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Thread: Self sufficient

  1. #1

    Default Self sufficient

    So I am new to the gardening thing. My family has always had a garden but it's never been a great interest of mine, but I am now started to get the gardening bug.

    We have a largish inner suburbs block now so we have the space for a decent veggie patch.

    I am interested in seeing how much we can grow ourselves and whether it's possible to be semi self sufficient vegetable wise.

    Does anyone do this? How much space do you use to feed your family? Does it save you money or does it end up cancelling itself out with water/gardening costs?

    Where should I start with vegetable staples?

    I have all my herbs already so I am looking more for advice and viability for doing a home garden?

    TIA

  2. #2

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    Default Re: Self sufficient

    DH is mainly the gardener, but I will try to answer what I can

    Quote Originally Posted by little_O View Post
    Does anyone do this? How much space do you use to feed your family? Does it save you money or does it end up cancelling itself out with water/gardening costs?
    TIA
    We have 8 x 10 square metre beds. It is a huge amount and when something really goes well, we get an overload of vegies.
    I really do not believe it saves us money. Costs seem to be:
    • Seeds seed, raising mix
    • Seedlings
    • Snail bait
    • Fertilisers - blood &bone, bags of sheep poo etc
    • Mulch - pea straw
    • Hoses, attachments etc - if you get it right and can spend on better quality, really a once off expense, but it can be hard to get right first off, especially if the budget wont stretch to the expensive stuff.


    Then there also various equipment, spades, forks etc, Depending on the size you want to go for, you may need to hire a tiller to do the ground work.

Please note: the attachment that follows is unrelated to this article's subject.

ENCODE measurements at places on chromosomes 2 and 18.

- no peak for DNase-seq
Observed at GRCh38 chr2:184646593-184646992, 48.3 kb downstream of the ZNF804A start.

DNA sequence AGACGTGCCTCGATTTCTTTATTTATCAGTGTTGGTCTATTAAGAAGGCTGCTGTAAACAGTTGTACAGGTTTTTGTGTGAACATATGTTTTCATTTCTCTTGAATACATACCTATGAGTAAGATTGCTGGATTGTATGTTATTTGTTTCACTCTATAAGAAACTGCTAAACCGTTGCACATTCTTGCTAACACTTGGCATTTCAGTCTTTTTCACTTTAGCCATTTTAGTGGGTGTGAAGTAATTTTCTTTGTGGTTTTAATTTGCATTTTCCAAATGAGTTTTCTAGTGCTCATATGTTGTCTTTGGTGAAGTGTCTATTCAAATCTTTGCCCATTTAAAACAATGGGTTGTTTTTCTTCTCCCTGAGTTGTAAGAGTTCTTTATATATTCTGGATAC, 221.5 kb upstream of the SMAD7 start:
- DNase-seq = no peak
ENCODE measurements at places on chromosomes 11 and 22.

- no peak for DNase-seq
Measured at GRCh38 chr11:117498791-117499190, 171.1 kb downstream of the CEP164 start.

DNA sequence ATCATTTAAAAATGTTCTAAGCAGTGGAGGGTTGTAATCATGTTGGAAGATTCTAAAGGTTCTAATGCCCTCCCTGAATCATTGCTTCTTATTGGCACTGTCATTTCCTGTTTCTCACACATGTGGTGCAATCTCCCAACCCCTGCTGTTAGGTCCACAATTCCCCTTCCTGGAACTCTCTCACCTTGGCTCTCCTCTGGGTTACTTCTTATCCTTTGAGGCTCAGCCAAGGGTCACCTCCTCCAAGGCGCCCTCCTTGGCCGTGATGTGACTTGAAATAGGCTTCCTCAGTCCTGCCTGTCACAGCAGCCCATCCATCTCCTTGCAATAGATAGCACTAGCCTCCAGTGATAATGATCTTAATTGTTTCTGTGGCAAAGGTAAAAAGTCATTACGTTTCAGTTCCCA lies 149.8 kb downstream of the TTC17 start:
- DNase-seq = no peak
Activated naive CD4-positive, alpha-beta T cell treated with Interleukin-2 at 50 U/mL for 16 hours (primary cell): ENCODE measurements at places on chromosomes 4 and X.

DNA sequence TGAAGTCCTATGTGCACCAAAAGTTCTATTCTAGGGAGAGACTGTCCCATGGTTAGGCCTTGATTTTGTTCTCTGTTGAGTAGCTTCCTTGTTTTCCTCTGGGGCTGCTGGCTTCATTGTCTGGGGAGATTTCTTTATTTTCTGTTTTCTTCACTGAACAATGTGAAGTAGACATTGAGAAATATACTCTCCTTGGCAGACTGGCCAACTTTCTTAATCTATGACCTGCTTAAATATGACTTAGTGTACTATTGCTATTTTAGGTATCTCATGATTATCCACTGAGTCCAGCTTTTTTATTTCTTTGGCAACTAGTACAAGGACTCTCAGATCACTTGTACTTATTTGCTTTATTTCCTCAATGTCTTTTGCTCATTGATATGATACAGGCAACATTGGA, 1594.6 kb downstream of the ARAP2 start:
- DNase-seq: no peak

We have not gone for raised beds, so no expense there.

    Then you have the preserving of your produce. Will you be bottling the extra tomatoes? Freezing? So you may need a bigger freezer or a bottling unit.


    Quote Originally Posted by little_O View Post
    Where should I start with vegetable staples?
    What you eat really. Also research your area for what grows. You will probably need to experiment with varieties for growth and of course taste.

    We have found it so unpredictable to know whether we can rely on our veggie patch or not. Some years have been great, a lot veg from it, bottle heaps of tomatoes, gave away lots. Yet this summer just gone, nothing, the weather was so rotten we struggled to get anything to grow, wasted all that money spend on seeds (we buy mostly from Diggers).

    The taste and freshness is awesome. Just have to remember to add extra time to dinner prep to go out and do a quick harvest of what is needed for the night.

  3. #3

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    Default Re: Self sufficient

    Forgot to add, check out ABC Gardening's patch from scratch DVD.

  4. #4

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    Default Re: Self sufficient

    I don't have a garden (only a pot or two on the balcony) (but go to a community garden sometimes) and just wanted to say that if you are in inner suburbs, you might well find 'food swap meets' - so you can swap stuff you grow for other stuff you don't. The community garden I go to sells seedlings at about 10th of the price of most places, and will give you plenty of advice also.

  5. #5

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    Default Re: Self sufficient

    We have fits of total self sufficiency, and then the weather does something hinky (or any number of other events that can mess with the garden) and we are back to buying from the markets again. But we give it a fair go each year.

    I limit DH on what he is lowed to spend each week on seeds/seedlings. $10 a fortnight (averaged out) should be more than enough for us now that things are well established. We have two big patches (and a smaller one he took over this last summer which I reclaimed for "pretties" over autumn). From memory our gardens come out to about 6m x 6m. Maybe a bit more or less. They are shaped oddly as they are the corners of our yard so are kind of hard to measure. We have them basically divided into six or 8 "sections" between them, and we rotate the veggies each season. We have slightly raised patches, created with no dig methods. Everything was done with recycled materials s much as we could (we bought soil and mulch but all edging for the beds, and the "no dig" parts, were recycled).